Onward and Upward
Chef and restaurateur Moon Krapugthong takes lessons learned from the pandemic, as well as a hopeful heart, into the future.
by Leigh Stuart

Chef and restaurateur Moon Krapugthong acknowledges that it’s been a tough few years for the restaurant industry. In spite of many challenges, life at her two Manayunk restaurants—Chabaa Thai Bistro and Yanako Hot Kitchen & Sushi Bar BYOB—is moving forward, and upward, with the lessons taken away from this trying time.
“We got shut down and managed to survive during the worst—knock on wood—of the pandemic,” she shares. “We’ll likely never forget that time; the uncertainty of each day, staff members getting sick. … Through that turbulence, we made the decision to stay strong, persist, and alter our business accordingly to weather the storm.”
Krapugthong hesitates to call it a dark time; rather, she describes it as “a time that taught us and let us see so many things, like the person who is next to us.”
This includes her team, her city, and the community around her, all of whom Krapugthong thanks profusely for their support since March 2020, when the pandemic altered the American way of life. 
“Back then, we didn’t know how things would go,” she says. “We just kept cooking, kept serving, and doing whatever we could do at that moment. The light that shined through for us was help from the government, and support from customers and our community. Without the help of the City of Philadelphia, the federal government, restaurant associations, and local neighborhood associations like the Manayunk Development Corporation, I don’t know where I’d be.”
This help, as well as plentiful support from friends and neighbors, kept a vital fire of hope burning throughout the long months. 
“All these regulations and financial help really shaped and paved the way for us to make it, step after step after step, until we could see a light at the end of the tunnel,” she says. “When the vaccine came out and unemployment was given to those who’d lost jobs, we slowly began to see more people eating at our restaurants again. That’s when things started to brighten.”
Chabaa Thai welcomed back customers who had been hungering for Krapugthong’s brand of authentic Thai cuisine, delicately spiced and made with market-fresh ingredients. Notable dishes include customer favorites such as fresh spring rolls, with steamed shrimp and tofu, fresh herbs, and house-made sweet chili sauce; gaeng dang red curry with coconut milk, sweet basil, bamboo shoots, and galangal (a spicy-sweet relative of the ginger and turmeric roots); and savory king crab fried rice with tomatoes and cilantro.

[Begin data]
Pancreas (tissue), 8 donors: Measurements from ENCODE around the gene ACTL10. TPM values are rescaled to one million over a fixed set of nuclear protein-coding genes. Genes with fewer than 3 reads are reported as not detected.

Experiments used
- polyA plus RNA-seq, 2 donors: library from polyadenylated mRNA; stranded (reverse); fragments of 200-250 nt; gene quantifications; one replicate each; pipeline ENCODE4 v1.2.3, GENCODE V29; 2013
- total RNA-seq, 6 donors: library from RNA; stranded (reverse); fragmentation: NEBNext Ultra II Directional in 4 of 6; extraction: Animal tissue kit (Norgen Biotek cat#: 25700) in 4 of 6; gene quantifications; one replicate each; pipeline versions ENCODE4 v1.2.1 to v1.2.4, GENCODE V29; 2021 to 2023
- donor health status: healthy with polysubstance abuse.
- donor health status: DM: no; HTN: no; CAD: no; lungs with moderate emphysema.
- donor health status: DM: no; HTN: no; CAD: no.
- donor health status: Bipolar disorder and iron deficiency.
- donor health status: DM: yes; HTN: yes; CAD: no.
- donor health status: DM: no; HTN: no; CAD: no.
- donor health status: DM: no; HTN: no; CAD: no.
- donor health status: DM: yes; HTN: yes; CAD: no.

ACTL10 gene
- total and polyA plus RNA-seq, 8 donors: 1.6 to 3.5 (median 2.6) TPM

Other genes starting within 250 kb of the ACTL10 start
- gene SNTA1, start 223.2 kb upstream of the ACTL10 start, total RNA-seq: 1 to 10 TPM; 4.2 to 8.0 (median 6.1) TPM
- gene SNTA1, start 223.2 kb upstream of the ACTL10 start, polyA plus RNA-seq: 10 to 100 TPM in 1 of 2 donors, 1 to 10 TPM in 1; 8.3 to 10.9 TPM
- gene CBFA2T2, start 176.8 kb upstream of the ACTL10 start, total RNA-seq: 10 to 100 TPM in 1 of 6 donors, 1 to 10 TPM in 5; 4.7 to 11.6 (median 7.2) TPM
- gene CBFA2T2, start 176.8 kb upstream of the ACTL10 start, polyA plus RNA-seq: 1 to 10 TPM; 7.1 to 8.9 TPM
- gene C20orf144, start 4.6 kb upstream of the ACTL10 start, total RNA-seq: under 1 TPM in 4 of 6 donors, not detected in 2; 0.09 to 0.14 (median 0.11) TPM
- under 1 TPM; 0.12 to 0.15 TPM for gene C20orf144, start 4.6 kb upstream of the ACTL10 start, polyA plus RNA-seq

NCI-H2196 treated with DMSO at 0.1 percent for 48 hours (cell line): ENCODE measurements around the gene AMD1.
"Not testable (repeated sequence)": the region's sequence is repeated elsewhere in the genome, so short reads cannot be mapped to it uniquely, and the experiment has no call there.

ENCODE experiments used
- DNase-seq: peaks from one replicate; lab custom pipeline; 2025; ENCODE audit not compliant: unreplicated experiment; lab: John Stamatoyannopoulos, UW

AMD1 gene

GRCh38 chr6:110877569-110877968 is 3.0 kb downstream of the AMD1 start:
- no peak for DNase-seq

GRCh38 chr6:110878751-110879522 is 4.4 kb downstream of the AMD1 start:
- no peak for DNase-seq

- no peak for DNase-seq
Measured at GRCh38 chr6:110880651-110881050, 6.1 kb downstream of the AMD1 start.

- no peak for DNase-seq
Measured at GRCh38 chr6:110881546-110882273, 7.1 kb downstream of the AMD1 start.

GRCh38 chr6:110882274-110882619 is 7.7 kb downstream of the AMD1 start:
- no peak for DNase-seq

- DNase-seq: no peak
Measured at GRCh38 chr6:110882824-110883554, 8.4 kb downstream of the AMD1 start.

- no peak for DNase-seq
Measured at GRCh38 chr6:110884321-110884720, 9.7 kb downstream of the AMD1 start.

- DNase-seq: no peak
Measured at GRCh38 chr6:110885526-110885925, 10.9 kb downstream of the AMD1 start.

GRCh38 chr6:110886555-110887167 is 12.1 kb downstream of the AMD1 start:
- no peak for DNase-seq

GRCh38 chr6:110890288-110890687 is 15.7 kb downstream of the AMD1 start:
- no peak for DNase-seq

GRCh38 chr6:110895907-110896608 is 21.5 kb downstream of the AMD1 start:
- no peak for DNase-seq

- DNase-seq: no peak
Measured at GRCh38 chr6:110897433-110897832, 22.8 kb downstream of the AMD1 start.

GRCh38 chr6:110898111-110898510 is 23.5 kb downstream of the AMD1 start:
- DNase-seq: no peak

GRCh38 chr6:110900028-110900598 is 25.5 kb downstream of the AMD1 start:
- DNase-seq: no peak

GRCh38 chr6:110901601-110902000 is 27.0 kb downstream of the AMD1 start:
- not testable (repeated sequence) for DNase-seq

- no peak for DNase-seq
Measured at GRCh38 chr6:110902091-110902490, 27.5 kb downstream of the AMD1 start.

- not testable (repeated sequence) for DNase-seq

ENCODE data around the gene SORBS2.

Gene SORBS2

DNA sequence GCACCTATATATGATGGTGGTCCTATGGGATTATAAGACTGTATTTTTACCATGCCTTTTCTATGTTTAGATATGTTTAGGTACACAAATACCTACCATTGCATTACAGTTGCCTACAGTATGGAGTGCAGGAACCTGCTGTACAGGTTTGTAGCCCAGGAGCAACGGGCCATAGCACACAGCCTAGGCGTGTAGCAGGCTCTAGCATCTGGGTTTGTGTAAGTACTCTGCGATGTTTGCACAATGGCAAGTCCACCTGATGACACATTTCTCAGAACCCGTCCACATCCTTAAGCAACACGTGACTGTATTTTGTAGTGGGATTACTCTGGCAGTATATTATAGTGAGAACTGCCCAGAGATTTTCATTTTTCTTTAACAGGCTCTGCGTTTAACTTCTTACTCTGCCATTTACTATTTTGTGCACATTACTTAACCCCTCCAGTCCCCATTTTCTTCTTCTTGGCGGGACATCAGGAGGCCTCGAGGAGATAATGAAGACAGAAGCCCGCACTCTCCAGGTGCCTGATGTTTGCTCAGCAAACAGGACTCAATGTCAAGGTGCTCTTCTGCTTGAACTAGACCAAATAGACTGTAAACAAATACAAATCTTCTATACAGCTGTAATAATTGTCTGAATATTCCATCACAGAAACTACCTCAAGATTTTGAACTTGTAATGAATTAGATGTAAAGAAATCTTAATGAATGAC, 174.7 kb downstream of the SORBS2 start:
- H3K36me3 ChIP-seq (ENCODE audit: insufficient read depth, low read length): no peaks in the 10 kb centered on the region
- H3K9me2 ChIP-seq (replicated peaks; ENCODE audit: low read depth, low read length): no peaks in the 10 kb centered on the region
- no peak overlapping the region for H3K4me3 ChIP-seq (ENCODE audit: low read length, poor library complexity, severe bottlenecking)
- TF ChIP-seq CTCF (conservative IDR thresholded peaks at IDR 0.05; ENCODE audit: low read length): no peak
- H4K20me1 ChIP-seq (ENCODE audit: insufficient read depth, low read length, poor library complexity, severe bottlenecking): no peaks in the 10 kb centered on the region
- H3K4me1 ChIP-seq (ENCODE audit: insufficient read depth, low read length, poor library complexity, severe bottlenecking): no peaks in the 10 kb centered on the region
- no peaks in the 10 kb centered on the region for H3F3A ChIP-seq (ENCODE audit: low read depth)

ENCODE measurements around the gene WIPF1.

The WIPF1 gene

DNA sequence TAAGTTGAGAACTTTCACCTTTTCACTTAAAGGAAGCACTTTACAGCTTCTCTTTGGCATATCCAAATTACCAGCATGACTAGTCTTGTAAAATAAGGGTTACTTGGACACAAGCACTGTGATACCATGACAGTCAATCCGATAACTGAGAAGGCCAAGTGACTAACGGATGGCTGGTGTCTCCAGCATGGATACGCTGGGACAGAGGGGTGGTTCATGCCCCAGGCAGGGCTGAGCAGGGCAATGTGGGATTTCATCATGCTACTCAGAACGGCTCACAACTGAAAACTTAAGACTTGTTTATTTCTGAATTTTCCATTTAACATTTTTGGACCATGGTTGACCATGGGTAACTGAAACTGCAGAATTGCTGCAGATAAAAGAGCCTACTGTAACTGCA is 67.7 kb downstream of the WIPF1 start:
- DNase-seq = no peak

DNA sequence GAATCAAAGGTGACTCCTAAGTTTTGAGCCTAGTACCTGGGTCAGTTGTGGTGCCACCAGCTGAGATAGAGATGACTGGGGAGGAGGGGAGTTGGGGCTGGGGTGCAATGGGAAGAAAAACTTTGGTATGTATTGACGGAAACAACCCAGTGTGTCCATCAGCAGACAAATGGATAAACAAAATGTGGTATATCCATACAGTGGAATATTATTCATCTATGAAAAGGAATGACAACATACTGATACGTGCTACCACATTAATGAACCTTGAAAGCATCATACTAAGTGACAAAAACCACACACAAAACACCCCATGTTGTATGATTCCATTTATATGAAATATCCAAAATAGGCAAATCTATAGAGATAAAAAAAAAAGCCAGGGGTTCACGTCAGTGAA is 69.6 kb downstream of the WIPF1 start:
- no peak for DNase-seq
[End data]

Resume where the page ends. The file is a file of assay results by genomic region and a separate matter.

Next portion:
Likewise, customers were glad to return to Yanako for Krapugthong’s menu of Japanese cuisine, each dish subtly flavored and beautifully prepared for the table. Popular items include the Seven Seas roll (featuring tuna and yellowtail topped with avocado and spicy aioli) and Manayunk roll (a combo of crab and cucumber topped with nori and broiled eel), along with a variety of teriyaki, udon, tempura, and curry dishes. 
The supply-chain issues that have disrupted myriad other industries have also affected—and continue to affect—the restaurant business. Combine that with an ongoing labor shortage, and Krapugthong suggests some obstacles remain obstinately in place. “A supplier may just say they don’t have a key ingredient, or if they have it, the price has increased,” she says. “You have to accept the price increase, figure out a substitution, or ‘86’ the item.”
Challenges aside, Krapugthong is grateful for the help she has received from sources near and far, including customers who have come to love the food she serves. She is also optimistic about the future, including the upcoming holiday season’s celebrations, which are sure to be more festive than those allowed last year. She has already experienced a number of small blessings she hopes are the beginning of a full-fledged recovery. Just recently, a family celebrated a baby christening at Chabaa Thai, a sight that warmed Krapugthong’s heart. 
“When people come to you to celebrate an anniversary, a birthday, or a new family member, you carry that picture with you long after the event,” she says. “That’s the kind of thing that’s really rewarding. I’m hopeful that more celebrations will return to the way they were pre-COVID and people will appreciate being able to gather at—and support—restaurants in this way again. We will certainly appreciate the opportunity to share in your joy.”
Krapugthong always strives for consistency at both her restaurants, a feat that offers much-needed comfort in the midst of so much instability. As she always has when faced with uncertainty, Krapugthong has returned to her roots by focusing on what she does best—preparing memorable dishes to share with the community to form lasting connections.  
“I just cook sincere food,” she says matter-of-factly. “I want people to know we are working hard to try to keep things as normal as possible, when it comes to food and service. It’s not easy, however we are proud of the experience we’re delivering day in and day out.
“COVID has not been the best mark of time in my life,” she continues. “But I’m glad to be a consistent bright spot in people’s lives during such uncertain times. It’s truly an honor.”

Chef Krapugthong welcomes new customers to her two Manayunk restaurants, Chabaa Thai Bistro and Yanako Hot Kitchen & Sushi Bar BYOB. For Chabaa Thai, call (215) 483-1979 or visit chabaathai.com. For Yanako, call (267) 297-8151 or (267) 297 8341 or visit theyanako.com.

Photograph by Nina Lea Photography

Published (and copyrighted) in Suburban Life magazine, October 2021.